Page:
• Chad Williams on W.E.B. DuBois and the First World War

    Michelle Moyd and David W. Blight comment on Chad Williams's discussion of DuBois's unfinished manuscript about the deep questions of race, democracy, and world affairs raised by the first World War. 

  • Ayahs, Amahs and Empire: The History of Domestic Care Work under Colonialism

    by Julia Laite

    The history of domestic and child care work has become increasingly robust, but museums and public exhibitions have struggled to find ways to represent the work and experiences of women, many from south Asia, who traveled with white colonial families to perform this labor, putting marginalized people in charge of the empire's children. 

  • Where to Look for the Evidence of Colonial Violence

    by Erik Linstrum

    The British government's efforts to conceal potentially embarrasing records as decolonization accelerated in the 1950s and 1960s means that historians need to know where to look for contemporary evidence of the violence of colonization and counterinsurgent tactics. 

  • Review: Lingering Ghosts of British Empire

    by Priya Satia

    Journalist Sathnam Sanghera insists that British education needs to renew a focus on empire to allow students to understand the global significance of empire and colonialism in the present, particularly as contemporary Brits debate the merits of a multicultural society. 

  • Is it Time to Rethink the Term "Indigenous"?

    by Manvir Singh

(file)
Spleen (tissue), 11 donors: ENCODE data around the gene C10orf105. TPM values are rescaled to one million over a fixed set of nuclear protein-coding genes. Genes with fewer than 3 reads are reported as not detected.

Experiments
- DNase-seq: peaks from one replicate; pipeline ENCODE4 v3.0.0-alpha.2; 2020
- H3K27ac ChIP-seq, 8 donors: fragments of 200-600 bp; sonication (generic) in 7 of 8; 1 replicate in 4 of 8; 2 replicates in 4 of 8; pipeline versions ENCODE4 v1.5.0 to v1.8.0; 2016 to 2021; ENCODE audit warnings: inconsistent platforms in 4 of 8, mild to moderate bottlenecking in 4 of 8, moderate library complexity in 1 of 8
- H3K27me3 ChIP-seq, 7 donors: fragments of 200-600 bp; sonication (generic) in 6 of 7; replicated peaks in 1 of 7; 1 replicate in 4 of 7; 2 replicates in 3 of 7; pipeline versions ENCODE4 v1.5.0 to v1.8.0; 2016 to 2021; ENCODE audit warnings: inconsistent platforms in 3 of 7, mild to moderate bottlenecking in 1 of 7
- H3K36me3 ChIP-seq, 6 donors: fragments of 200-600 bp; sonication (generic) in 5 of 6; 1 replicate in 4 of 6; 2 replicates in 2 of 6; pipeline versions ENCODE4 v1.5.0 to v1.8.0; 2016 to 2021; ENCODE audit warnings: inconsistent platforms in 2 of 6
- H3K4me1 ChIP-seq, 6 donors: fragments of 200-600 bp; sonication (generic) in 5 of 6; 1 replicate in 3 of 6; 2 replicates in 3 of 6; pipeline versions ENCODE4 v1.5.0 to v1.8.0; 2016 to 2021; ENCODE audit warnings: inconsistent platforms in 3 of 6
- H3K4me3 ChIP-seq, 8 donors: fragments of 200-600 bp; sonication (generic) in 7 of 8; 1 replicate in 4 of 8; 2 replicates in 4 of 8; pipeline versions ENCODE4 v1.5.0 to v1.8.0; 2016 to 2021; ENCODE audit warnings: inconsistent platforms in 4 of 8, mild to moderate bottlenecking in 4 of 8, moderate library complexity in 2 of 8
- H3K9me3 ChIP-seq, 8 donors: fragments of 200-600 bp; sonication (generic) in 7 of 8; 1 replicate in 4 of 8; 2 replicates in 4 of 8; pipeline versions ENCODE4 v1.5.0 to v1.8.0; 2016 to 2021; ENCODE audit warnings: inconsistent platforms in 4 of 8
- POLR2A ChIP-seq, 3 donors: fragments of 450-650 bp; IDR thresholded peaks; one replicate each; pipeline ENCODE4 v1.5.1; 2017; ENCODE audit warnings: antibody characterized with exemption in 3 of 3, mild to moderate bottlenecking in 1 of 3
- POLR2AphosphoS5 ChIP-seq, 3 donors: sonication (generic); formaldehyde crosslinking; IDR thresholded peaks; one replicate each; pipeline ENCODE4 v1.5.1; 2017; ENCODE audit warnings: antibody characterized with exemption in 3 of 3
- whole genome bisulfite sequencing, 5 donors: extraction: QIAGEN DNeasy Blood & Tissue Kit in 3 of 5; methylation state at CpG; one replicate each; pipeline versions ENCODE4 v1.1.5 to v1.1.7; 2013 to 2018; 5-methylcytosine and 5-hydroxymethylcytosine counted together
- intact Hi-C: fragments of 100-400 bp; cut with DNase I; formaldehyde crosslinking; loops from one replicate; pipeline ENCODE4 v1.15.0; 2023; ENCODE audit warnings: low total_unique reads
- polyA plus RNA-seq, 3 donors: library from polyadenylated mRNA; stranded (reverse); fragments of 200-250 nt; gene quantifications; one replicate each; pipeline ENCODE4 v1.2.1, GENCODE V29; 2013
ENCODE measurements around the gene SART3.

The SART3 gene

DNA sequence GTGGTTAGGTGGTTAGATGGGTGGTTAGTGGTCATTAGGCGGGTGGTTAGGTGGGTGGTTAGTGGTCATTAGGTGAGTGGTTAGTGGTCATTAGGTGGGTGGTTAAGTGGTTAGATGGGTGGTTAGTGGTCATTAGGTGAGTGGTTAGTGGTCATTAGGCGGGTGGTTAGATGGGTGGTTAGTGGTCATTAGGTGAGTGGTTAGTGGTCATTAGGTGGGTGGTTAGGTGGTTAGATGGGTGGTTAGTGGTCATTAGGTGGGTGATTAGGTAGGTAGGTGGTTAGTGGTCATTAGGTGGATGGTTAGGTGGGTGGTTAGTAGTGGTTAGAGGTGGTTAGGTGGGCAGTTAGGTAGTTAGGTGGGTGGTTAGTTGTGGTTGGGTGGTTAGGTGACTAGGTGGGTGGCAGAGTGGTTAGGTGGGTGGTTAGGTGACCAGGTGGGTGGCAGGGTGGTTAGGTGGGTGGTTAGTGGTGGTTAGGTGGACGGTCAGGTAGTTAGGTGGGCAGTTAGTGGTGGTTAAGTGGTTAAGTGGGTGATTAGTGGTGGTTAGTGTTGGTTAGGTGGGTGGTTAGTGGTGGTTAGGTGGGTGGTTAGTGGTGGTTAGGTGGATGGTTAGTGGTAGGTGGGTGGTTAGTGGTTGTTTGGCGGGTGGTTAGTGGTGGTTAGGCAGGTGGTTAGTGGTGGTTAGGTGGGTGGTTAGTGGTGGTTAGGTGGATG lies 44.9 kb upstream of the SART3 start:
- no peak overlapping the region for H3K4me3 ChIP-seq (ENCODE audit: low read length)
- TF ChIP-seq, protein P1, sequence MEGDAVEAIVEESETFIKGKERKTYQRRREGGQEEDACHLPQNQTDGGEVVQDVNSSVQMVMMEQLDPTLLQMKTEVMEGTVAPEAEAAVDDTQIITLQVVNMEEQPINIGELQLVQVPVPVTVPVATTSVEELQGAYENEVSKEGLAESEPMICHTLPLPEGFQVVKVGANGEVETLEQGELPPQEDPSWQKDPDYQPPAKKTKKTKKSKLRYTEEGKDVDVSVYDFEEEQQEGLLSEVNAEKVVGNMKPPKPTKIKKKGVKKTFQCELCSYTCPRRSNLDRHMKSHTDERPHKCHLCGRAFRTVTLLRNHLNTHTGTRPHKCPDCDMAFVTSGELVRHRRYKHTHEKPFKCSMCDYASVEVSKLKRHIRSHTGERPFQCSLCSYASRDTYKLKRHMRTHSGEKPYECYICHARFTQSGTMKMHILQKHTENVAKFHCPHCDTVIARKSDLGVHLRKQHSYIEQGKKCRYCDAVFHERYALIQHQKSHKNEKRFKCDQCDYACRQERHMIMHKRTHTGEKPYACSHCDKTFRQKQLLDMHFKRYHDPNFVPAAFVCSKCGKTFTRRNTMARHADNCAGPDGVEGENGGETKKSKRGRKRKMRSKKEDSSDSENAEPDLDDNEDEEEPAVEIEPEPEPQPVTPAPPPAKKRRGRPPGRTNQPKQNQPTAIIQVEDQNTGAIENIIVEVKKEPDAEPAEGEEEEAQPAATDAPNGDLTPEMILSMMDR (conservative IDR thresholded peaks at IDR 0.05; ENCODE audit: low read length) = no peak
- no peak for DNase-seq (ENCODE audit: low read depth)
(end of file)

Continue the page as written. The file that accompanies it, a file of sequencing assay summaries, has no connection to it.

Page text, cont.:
The concept of indigenous peoples was developed to describe political relationships formed by European colonialism. Does it aptly describe complex ethnic relationships today? And can it be disrupted by archaeological discoveries of migration and habitation? 

  • The Bitter, Contested History of Globalization

    Tara Zahra's book places the conflicts of the middle of the 20th century in the context of profound global debates about how interconnected the world should be, and on whose terms. 

  • Parthenon Marbles' Fate Subject to Secret Talks

    The British Museum and Greek government officials have acknowledged secret talks over the last two years about the repatriation of marbles taken by Lord Elgin from the Parthenon in the early 1800s. The resolution is not yet known. 

  • Was Emancipation Intended to Perpetuate Slavery by Other Means?

    by Sean Wilentz

    Protests movements have latched on to a misguided interpretation of the Thirteenth Amendment that argues it allowed and even encouraged the system of mass incarceration as an extension of slavery. A new global history extends that critique to the age of emancipation in general.

  • Does Novelist Robert Keable Deserve a Reappraisal?

    by Simon Keable-Elliott

    Briefly celebrated in the 1920s, then consigned to posthumous obscurity, the missionary and novelist, whose experiences encompassed the collision of colonialism, war and racism in the British empire, is overdue for rediscovery. 

  • The Specter of Foreign Forces in Haiti

    by Ambroise Jean-Léon (trans. by Awori Othieno)

    The situation in Haiti now echoes a long history of coercion by foreign governments who have leveraged the threat of invasion to steer domestic politics.